John son
7
 
Henry son
3
 
   
 
High End Farm, Cropwell Bishop  
 
John Squires  
43
Agricultural Labourer
Emma wife
42
 
Ann daughter
3
 
Lois daughter
1
 
Long Acre, Bingham  
 
Stephen Squires  
40
Monumental Mason
Susannah wife
42
 
Margaret daughter
14
(born Cropwell Bishop)
Oliver son
10
(born Cropwell Bishop)
Steven son
6
check where born
George son
4
 
Kate daughter
2
 
   
 
1901  
 
Mill Hill, Cropwell Bishop  
 
George Squires  
52
Builder
Miriam wife
52
 
John son
17
bricklayer’s apprentice
Henry son
13
 
   
 
Mill Hill, Cropwell Bishop  
 
Albert Squires  
25
Bricklayer
Clara wife
25
 
Lewis son
1
 
   
 
1901  
 
Long Acre, Bingham
 
 
Stephen Squires
 
50
Monumental Mason
Susannah
wife
52
 
Margaret
daughter
24
 
Oliver
son
20
Monumental Mason
Stephen
son
16
Pupil Teacher
George
son
14
 
Kate daughter
12
 

Family History

The examination of census and other records adds texture to the bare ownership transfers recorded in deeds. Here we have an example of a trade, building, being passed from fathers to sons over at least three generations with brothers and cousins taking up the trade. Stephen initially followed his father’s second occupation of letter carrying and then somehow became a monumental mason, with his son Oliver following him onto that trade. Albert was clearly following family tradition!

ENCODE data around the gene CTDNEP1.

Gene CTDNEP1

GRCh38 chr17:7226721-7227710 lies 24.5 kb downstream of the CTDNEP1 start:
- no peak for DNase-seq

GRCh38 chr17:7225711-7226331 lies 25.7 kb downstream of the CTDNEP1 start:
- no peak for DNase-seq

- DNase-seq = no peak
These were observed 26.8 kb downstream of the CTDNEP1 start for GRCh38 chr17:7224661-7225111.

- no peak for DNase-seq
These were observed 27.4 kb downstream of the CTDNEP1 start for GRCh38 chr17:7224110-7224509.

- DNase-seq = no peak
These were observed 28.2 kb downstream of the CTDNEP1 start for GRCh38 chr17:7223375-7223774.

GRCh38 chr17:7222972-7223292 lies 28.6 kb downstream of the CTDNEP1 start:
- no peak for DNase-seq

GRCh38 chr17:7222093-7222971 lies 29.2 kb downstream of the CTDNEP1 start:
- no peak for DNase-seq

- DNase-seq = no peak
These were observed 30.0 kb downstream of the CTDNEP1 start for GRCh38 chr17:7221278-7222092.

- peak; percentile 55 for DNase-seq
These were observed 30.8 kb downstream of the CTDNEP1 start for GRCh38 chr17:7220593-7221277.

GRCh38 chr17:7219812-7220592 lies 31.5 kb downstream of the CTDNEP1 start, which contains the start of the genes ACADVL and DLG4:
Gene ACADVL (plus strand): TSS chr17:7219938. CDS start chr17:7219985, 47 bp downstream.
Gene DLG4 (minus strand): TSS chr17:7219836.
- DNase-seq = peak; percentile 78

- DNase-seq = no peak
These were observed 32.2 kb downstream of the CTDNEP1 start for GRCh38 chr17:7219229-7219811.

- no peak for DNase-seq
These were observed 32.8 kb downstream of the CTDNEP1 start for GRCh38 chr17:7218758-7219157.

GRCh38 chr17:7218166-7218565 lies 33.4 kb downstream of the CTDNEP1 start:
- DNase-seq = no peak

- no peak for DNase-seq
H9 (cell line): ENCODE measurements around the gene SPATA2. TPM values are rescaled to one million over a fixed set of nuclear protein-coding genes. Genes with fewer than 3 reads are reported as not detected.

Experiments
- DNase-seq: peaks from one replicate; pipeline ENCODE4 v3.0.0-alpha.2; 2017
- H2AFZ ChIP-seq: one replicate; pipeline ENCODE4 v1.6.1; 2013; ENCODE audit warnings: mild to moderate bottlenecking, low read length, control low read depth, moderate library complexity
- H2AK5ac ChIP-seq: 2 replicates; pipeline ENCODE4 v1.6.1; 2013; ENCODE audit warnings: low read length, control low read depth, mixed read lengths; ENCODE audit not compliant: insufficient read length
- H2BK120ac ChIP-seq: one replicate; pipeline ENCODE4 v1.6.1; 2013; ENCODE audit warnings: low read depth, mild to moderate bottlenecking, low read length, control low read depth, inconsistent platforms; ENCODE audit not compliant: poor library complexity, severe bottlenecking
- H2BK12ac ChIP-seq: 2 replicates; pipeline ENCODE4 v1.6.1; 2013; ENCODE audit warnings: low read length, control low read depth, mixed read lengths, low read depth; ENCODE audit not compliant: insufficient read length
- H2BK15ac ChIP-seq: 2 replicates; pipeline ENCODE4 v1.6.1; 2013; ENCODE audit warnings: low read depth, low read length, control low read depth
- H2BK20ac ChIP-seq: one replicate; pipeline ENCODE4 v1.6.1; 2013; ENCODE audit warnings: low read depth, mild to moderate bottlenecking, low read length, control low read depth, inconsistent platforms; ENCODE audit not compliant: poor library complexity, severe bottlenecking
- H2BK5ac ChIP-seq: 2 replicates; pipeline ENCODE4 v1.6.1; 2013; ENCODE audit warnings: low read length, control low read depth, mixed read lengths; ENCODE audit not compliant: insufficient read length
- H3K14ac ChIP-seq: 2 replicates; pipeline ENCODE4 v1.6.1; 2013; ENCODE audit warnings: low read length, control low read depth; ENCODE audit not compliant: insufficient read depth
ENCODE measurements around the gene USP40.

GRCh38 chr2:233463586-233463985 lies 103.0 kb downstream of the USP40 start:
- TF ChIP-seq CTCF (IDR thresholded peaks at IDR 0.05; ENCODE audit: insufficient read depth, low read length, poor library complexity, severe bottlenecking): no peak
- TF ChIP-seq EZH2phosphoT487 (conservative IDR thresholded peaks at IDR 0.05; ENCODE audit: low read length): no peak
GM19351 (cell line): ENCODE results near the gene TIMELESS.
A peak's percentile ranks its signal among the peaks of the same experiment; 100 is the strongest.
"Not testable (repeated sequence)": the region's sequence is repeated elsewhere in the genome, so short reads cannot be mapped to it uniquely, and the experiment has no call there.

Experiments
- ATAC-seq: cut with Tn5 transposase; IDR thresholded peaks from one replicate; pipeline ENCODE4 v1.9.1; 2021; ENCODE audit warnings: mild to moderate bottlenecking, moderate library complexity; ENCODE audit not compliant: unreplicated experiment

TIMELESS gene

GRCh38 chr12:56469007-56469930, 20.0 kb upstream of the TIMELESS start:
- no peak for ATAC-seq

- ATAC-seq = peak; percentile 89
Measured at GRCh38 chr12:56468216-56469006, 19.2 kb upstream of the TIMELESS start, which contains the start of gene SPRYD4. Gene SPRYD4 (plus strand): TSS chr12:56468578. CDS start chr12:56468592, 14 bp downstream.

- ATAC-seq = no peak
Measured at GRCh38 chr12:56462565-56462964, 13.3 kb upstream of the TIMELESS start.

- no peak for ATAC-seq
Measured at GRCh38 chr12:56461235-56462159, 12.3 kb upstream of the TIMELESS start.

There are many headstones carved by Stephen in Cropwell Bishop, where he first carried out his trade, and other local church yards, including one partly carved by him and partly by George. Perhaps one of the Georges carved occasionally. Sometimes only the mason’s name appears at the foot of a stone; sometimes the village in which they worked is carved too. Many Squires’ headstones occur of course in Bingham churchyard and in the town cemetery. The earliest we have seen so far to mention Bingham is 1883; the deeds of 15 Long Acre suggest this was probably the date he moved to Long Acre from Cropwell Bishop. The extensive range of outbuildings was probably built specifically for Stephen’s trade – the deeds to number15 have a plan show the land was already leased to Squires in 1885. A watchword of Stephen’s was ‘catch them with a tear in the eye and you’ll get the business’ – he made a habit of attending funerals in pursuit of his trade!